He famously told the school that their diploma had less value
than a movie ticket. While a ticket would give you entry to a
movie, he thought that a diploma wouldn’t get him anything.
diploma. He thought it wouldn’t get him anything.
He never gave up on his goal to design a better piston. He was
always looking at the problems with his older designs and
thinking about how he could make them better. All of his failures
were really opportunities to understand what doesn’t work and
how to improve.
his failures were really opportunities to understand what
doesn’t work and how to improve.
After many failures and many new models, he finally had a design to again show to Toyota. This time they liked it and made
a contract to buy many of them from Soichiro.
He now needed to build a factory to produce his pistons, but he
had new problems. Japan was at war and building supplies were
hard to get. Almost everything was being used by the government
for the war effort. Soichiro needed concrete for his factory, but it
was impossible for him to get any.
for his factory.
Just like when he was a child with bad grades, he always looked
for the opportunities in every problem.
the opportunities in every problem.
He couldn’t get concrete, so he developed a new way to produce
concrete. Of course, things did not go smoothly after he solved
his concrete problem. He finally built his factory, but it was
bombed twice by American planes.
The planes didn’t only drop bombs. They also dropped their
empty gas cans.
their empty gas cans.
Again, Soichiro found the hidden opportunity. Steel was also in
short supply, so he and his workers collected all the American
gas cans that they could find. Soichiro called them gifts from
Truman and used them as supplies for his factory.
Finally Soichiro’s factory that he had worked so hard to build was
destroyed by an earthquake.
By the time the war had ended, Japan was in a hard situation.
Now, gasoline was in short supply, but Soichiro was again looking
for opportunities in every situation.
Gasoline was in short supply after the war.
Needing a way to get around that used little gas, he attached an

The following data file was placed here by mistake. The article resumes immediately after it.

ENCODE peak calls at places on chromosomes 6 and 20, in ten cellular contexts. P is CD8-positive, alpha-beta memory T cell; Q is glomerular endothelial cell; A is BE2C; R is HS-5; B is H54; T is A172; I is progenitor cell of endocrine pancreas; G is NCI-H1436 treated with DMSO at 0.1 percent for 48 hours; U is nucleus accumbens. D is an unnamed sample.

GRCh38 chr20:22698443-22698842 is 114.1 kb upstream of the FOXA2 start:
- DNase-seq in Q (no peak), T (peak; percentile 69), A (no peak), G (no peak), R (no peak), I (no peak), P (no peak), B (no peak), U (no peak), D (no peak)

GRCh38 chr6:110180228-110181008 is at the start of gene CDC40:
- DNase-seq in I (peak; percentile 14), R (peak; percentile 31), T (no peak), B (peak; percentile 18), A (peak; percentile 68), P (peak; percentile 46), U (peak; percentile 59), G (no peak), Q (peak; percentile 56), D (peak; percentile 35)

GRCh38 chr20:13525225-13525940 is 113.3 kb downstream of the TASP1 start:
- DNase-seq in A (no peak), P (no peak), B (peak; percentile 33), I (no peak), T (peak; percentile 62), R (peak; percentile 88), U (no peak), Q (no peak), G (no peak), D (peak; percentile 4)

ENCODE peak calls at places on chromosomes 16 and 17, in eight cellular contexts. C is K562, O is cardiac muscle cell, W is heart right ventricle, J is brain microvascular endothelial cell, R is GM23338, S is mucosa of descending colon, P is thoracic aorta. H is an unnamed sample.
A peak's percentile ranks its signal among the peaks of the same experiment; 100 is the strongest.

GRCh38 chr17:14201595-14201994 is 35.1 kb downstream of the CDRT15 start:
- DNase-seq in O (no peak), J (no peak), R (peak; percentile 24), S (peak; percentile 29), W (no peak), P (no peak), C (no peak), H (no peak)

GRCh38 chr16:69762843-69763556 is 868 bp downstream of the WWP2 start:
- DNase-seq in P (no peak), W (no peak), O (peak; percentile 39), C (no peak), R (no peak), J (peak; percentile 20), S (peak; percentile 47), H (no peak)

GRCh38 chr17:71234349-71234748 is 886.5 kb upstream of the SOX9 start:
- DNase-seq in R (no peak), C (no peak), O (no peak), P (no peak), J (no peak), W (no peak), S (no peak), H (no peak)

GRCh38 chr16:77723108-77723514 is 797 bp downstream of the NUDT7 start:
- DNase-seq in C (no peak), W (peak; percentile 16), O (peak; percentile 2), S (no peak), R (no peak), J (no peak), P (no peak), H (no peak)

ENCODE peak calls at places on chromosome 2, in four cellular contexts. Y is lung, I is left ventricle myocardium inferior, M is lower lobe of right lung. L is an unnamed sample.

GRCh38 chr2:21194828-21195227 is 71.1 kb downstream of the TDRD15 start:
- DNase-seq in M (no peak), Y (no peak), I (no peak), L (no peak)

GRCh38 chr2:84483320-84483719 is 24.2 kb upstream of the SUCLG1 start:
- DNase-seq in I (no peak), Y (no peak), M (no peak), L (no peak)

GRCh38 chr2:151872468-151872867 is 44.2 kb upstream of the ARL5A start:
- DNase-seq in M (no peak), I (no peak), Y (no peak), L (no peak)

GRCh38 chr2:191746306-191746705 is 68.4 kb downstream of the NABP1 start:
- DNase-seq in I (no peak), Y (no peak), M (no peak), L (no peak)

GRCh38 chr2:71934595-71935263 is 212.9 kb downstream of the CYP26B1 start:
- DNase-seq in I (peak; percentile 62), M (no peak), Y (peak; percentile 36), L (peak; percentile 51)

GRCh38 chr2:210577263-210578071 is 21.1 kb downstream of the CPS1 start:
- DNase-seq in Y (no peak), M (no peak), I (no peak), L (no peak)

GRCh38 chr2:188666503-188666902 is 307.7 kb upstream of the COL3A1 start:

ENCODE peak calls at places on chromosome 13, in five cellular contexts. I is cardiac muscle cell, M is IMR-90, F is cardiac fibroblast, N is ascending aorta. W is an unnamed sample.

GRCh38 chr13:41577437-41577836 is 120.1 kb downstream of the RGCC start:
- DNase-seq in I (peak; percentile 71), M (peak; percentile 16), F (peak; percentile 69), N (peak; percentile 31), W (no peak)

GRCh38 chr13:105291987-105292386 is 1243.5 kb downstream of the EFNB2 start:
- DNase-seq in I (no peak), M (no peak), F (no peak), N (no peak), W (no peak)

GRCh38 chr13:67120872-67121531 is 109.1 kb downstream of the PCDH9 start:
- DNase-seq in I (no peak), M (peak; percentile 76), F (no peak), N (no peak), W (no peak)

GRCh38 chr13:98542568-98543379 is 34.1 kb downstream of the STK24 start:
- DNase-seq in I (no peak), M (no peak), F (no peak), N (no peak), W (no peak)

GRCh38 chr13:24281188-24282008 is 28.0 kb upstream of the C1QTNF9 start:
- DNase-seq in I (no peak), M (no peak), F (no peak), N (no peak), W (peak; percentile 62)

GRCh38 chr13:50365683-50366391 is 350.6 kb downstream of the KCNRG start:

engine to his bicycle. His neighbors soon found out and wanted a
motorbike, too. He had found a great business opportunity, but he
didn’t have the money to finance it. Again, he was creative. He
didn’t go to a bank and ask for a loan. He wrote a letter to 18,000
bicycle shop owners around Japan and asked them for support.
owners for support.
He told them that the country needed new ideas to rebuild and he
asked them to join him in helping Japan. 5,000 of them agreed.
owners helped him.
With the money he earned, he went on to design the Honda Cub
motorbike. Just like all of the other projects, his Cub motorbikes
had problems. They were redesigned again and again, but
eventually they became a big success all over the world. Over
time, Soichiro’s company produced 60 million Cubs, making the
Honda Cub the highest selling motor vehicle in history.
Honda Cub is the highest selling vehicle in history.
As everyone knows, Soichiro Honda continued his success
designing and producing cars. What most people don’t know is
that he owes much of it to his relationship with failure.
helped him be successful.
He once said, “Success is 99 percent failure.” Just like Jordan he
understood that failure is just a part of success. Like Edison
working on his light bulb, Soichiro knew that through failure, you
know what doesn’t work.
knew that through failure, you know what doesn’t work.
And from there, you move on improving, trying again and always
looking for what opportunity is hidden in life’s challenges and